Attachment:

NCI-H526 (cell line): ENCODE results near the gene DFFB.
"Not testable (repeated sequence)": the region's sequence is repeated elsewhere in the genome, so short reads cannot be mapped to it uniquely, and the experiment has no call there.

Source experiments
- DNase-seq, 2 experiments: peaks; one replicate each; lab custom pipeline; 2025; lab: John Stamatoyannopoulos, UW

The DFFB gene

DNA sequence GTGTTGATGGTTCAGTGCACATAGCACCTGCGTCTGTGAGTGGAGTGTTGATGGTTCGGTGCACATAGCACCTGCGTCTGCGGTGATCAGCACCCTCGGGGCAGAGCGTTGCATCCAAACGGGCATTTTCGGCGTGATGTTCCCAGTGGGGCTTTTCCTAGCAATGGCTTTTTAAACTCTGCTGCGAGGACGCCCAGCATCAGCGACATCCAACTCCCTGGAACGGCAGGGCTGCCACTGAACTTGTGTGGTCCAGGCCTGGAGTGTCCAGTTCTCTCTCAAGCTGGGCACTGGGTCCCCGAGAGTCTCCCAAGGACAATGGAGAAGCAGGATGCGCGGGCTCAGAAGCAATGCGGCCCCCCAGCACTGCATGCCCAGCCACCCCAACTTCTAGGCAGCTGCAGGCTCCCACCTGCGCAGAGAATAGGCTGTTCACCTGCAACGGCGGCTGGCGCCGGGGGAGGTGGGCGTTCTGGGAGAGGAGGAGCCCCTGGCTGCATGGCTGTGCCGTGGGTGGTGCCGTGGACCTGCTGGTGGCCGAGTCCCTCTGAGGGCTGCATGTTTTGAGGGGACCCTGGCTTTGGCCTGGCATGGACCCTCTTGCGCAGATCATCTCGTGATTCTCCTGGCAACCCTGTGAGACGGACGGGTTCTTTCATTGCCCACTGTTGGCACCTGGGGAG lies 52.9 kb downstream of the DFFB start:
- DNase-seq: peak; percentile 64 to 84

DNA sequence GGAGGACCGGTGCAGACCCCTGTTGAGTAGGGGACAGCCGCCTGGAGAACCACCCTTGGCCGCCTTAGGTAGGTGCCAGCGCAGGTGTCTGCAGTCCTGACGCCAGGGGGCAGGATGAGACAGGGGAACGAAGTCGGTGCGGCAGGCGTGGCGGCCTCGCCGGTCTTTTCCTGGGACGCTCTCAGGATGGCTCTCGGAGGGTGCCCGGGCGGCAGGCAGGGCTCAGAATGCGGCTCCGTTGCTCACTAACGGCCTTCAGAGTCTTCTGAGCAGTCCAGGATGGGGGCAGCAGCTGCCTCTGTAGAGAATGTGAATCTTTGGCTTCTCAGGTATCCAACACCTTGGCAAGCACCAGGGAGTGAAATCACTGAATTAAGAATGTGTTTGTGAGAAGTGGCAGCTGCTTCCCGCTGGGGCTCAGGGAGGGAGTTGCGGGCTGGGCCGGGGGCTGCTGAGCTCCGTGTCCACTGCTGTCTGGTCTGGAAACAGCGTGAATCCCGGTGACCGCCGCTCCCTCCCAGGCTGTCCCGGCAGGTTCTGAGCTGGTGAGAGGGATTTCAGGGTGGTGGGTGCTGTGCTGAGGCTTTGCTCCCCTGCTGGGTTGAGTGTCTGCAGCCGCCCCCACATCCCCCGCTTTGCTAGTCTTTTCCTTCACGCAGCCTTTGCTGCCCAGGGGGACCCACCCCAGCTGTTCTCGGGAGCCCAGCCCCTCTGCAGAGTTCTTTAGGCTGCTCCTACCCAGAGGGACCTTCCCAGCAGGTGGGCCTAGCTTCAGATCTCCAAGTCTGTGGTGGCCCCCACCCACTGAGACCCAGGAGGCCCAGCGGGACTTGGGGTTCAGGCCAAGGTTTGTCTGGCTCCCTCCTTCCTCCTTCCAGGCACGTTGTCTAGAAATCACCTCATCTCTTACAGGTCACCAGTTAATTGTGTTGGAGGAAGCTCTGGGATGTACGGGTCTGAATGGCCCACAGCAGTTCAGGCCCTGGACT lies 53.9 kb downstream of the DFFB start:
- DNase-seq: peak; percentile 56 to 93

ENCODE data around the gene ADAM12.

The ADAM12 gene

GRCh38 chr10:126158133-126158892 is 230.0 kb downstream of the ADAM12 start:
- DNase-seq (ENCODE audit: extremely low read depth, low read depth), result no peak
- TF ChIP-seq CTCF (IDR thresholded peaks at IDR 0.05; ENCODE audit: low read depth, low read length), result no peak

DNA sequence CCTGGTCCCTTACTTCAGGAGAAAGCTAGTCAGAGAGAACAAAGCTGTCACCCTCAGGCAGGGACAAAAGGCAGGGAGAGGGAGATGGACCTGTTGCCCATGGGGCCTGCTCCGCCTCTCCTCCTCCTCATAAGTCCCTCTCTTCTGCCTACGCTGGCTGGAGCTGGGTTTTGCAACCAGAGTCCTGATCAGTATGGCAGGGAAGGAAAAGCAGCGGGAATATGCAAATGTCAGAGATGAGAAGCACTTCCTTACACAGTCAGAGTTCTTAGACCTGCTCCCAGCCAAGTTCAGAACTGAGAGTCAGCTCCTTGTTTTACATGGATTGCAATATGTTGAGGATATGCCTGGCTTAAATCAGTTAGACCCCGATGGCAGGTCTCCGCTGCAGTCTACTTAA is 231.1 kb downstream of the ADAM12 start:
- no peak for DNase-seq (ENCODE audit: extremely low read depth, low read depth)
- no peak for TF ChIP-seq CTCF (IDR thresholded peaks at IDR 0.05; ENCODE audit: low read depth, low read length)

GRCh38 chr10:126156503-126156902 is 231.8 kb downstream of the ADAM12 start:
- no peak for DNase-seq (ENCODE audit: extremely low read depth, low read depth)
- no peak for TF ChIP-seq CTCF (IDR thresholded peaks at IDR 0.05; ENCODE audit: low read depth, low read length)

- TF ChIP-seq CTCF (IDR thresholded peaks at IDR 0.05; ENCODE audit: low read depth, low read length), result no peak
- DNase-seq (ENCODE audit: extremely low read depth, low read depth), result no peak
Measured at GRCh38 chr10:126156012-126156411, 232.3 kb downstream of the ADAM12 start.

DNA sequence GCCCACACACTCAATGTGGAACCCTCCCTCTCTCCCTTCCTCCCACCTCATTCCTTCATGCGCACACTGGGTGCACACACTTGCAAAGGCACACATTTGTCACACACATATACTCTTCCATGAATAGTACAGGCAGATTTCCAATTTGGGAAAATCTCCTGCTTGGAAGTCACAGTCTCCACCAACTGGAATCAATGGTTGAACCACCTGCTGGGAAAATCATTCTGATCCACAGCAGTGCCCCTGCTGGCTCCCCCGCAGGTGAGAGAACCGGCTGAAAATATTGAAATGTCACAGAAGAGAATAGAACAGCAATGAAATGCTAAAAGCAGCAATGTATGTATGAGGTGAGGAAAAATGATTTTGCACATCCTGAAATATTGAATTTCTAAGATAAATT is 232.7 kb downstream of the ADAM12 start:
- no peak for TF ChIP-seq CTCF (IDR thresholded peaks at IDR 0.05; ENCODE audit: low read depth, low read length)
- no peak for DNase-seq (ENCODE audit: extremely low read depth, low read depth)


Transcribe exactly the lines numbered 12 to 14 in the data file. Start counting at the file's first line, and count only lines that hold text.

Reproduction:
GRCh38 chr10:126158133-126158892 is 230.0 kb downstream of the ADAM12 start:
- DNase-seq (ENCODE audit: extremely low read depth, low read depth), result no peak
- TF ChIP-seq CTCF (IDR thresholded peaks at IDR 0.05; ENCODE audit: low read depth, low read length), result no peak